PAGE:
The only way that nature (and therefore life) can hold onto its secrets is through the aegis of myth. Myths contain a hidden teaching on the subject of nature. For the Greeks, physiologia – that, is nature’s discourse – was wrapped in myths often disguised as enigmas or hidden meanings. It can only be ‘unraveled’ by way of ceremony, ritual, and through the expression of the myth itself. Hadot speaks of this as a form of ‘poetic theology’, which ran parallel with conventional material explanations of physical phenomena. Modern science might believe that it can force nature to reveal its secrets, but this can only be a superficial view. Science can only access what its systems allows it to. Whether it is through mathematics or molecular biology, nature will only show that side of it which it considers acceptable to the scientist by way of his methodological approach, no more. Essential nature, which can only be truly accessed through the paradigm of myth, uses a more far-reaching metaphysical language to convey its mystery. This language, unfortunately, is not understood by science because its power of definition is deliberately limited. Myth is lighthearted, liquid, and fugitive in its engagement with our intellects, whereas science is forced to cut into the inner structure of things by seeking out the relation between its members. In the process, of course, science cannot access meaning, because meaning lies concealed within the plenitude of nature itself.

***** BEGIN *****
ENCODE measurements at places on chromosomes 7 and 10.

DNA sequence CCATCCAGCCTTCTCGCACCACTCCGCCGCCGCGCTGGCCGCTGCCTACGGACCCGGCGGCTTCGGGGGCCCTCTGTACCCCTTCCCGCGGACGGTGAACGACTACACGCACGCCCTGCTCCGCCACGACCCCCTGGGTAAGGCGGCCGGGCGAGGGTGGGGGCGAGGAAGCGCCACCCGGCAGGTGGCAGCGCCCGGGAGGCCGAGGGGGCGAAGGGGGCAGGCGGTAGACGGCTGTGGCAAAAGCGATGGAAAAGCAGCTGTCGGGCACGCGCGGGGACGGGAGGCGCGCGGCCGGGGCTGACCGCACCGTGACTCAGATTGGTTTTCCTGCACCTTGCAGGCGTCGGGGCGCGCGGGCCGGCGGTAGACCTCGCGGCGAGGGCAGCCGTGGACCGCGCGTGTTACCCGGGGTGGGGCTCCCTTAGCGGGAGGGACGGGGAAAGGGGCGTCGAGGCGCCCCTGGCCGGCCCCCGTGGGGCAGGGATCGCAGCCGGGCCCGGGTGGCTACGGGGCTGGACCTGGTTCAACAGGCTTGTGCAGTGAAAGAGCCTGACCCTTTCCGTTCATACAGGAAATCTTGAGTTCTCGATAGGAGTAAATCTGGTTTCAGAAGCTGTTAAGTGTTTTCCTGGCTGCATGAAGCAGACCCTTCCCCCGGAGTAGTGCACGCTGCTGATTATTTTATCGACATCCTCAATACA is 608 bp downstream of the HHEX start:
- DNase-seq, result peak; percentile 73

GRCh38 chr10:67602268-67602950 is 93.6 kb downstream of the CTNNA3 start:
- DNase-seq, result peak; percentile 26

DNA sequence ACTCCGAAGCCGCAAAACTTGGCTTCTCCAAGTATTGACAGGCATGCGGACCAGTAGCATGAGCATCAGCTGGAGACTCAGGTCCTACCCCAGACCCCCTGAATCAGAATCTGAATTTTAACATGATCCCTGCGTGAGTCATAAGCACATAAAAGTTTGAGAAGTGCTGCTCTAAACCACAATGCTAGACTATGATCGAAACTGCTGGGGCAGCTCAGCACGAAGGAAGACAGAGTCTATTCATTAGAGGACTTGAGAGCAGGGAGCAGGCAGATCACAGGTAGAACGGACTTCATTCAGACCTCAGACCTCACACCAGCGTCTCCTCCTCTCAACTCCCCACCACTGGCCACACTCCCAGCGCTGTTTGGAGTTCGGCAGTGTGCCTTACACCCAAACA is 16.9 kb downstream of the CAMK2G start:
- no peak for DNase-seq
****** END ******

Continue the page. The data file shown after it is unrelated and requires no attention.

Life is imbedded in more than just itself, however. As we have seen it reaches into language, etymology, myth, and poetry. It is not simply an undetectable function of physiology as might have been assumed, either. It has a far more noble heritage than that realized as a result of a synthesis of amino acids. Nor is it value-free as modern science would have us believe. It is clear that life cannot be defined in terms of categories, be they scientific, medical, sociological or indeed mythical. This is because life lies at the origin of thought; it frames thought even as it defies the parameters that thought offers to define it. There is no word to define this paradoxical notion: that life prefigures all our attempts to allow it to possess a formal substance of its own. Unlike an amino acid or a mythic entity, life eludes whatever modes or categories we might like to surround it with. So we are forced to address it in a variety of names. Light, flame, genetic opportunity, biochemical process, the very stuff of life, the terms we devise to describe life are endless. We resort to words because these appear to be the only tools at our disposal.